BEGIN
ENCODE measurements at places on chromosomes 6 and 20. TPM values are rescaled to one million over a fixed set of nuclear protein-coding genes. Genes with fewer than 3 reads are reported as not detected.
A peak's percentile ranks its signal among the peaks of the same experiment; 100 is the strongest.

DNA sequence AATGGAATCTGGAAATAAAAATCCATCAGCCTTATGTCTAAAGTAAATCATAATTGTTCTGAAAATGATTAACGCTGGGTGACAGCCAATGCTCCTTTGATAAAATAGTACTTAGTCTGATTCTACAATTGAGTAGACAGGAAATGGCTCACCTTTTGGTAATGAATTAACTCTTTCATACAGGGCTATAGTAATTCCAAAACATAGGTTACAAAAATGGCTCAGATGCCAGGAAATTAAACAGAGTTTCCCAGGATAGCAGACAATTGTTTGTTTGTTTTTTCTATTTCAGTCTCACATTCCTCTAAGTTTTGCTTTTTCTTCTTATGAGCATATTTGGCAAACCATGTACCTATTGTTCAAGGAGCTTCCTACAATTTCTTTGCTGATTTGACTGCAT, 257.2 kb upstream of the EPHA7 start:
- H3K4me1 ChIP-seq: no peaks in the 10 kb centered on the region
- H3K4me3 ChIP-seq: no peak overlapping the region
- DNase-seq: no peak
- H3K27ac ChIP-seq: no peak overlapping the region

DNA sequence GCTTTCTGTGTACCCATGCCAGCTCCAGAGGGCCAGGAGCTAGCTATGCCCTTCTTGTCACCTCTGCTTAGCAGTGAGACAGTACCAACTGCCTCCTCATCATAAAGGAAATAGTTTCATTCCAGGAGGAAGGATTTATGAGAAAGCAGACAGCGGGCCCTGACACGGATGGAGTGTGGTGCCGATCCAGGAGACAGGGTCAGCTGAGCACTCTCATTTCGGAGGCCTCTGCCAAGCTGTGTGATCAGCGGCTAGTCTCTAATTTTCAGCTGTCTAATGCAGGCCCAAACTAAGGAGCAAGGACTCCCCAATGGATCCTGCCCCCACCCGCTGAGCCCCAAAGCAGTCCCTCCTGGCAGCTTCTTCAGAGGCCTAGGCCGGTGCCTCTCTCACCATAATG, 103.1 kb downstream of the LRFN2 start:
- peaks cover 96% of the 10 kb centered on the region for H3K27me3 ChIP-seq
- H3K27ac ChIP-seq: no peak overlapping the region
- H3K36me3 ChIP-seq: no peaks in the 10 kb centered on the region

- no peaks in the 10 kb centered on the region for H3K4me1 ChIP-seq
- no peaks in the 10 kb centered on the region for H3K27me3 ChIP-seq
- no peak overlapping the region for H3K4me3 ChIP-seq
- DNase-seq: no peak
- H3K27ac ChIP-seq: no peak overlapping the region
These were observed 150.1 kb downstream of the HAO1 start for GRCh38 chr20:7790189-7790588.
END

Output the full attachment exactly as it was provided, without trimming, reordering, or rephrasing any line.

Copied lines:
ENCODE measurements at places on chromosomes 6 and 20. TPM values are rescaled to one million over a fixed set of nuclear protein-coding genes. Genes with fewer than 3 reads are reported as not detected.
A peak's percentile ranks its signal among the peaks of the same experiment; 100 is the strongest.

DNA sequence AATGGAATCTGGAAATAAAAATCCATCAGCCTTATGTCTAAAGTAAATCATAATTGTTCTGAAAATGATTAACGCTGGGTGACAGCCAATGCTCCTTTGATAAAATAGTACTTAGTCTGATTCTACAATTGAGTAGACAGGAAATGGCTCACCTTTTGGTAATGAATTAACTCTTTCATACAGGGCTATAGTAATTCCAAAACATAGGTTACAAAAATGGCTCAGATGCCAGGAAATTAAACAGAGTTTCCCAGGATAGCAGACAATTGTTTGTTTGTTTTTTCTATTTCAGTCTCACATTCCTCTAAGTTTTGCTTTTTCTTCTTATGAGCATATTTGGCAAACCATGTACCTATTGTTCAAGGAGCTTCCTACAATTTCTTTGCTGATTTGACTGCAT, 257.2 kb upstream of the EPHA7 start:
- H3K4me1 ChIP-seq: no peaks in the 10 kb centered on the region
- H3K4me3 ChIP-seq: no peak overlapping the region
- DNase-seq: no peak
- H3K27ac ChIP-seq: no peak overlapping the region

DNA sequence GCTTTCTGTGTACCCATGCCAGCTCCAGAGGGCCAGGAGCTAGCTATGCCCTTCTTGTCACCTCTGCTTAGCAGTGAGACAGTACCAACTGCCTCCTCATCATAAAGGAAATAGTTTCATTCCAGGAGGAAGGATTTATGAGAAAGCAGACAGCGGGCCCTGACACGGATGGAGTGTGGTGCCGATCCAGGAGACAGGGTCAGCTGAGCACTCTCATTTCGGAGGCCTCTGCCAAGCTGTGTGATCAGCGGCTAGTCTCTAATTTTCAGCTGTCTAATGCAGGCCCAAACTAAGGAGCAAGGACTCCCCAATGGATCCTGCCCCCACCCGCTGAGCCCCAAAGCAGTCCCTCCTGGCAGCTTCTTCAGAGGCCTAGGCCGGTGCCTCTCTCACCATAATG, 103.1 kb downstream of the LRFN2 start:
- peaks cover 96% of the 10 kb centered on the region for H3K27me3 ChIP-seq
- H3K27ac ChIP-seq: no peak overlapping the region
- H3K36me3 ChIP-seq: no peaks in the 10 kb centered on the region

- no peaks in the 10 kb centered on the region for H3K4me1 ChIP-seq
- no peaks in the 10 kb centered on the region for H3K27me3 ChIP-seq
- no peak overlapping the region for H3K4me3 ChIP-seq
- DNase-seq: no peak
- H3K27ac ChIP-seq: no peak overlapping the region
These were observed 150.1 kb downstream of the HAO1 start for GRCh38 chr20:7790189-7790588.